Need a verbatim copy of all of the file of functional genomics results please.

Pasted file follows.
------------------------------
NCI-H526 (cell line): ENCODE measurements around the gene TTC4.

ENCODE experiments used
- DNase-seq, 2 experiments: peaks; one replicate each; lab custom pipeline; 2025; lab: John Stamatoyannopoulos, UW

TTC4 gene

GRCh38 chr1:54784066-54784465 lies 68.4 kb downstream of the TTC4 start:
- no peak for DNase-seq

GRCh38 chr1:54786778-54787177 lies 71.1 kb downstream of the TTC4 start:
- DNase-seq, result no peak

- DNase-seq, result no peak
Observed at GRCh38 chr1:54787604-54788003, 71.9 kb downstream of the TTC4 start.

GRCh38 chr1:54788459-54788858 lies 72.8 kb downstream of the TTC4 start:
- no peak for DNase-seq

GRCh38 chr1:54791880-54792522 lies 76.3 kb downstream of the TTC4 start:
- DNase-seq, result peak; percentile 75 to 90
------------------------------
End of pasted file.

NCI-H526 (cell line): ENCODE measurements around the gene TTC4.

ENCODE experiments used
- DNase-seq, 2 experiments: peaks; one replicate each; lab custom pipeline; 2025; lab: John Stamatoyannopoulos, UW

TTC4 gene

GRCh38 chr1:54784066-54784465 lies 68.4 kb downstream of the TTC4 start:
- no peak for DNase-seq

GRCh38 chr1:54786778-54787177 lies 71.1 kb downstream of the TTC4 start:
- DNase-seq, result no peak

- DNase-seq, result no peak
Observed at GRCh38 chr1:54787604-54788003, 71.9 kb downstream of the TTC4 start.

GRCh38 chr1:54788459-54788858 lies 72.8 kb downstream of the TTC4 start:
- no peak for DNase-seq

GRCh38 chr1:54791880-54792522 lies 76.3 kb downstream of the TTC4 start:
- DNase-seq, result peak; percentile 75 to 90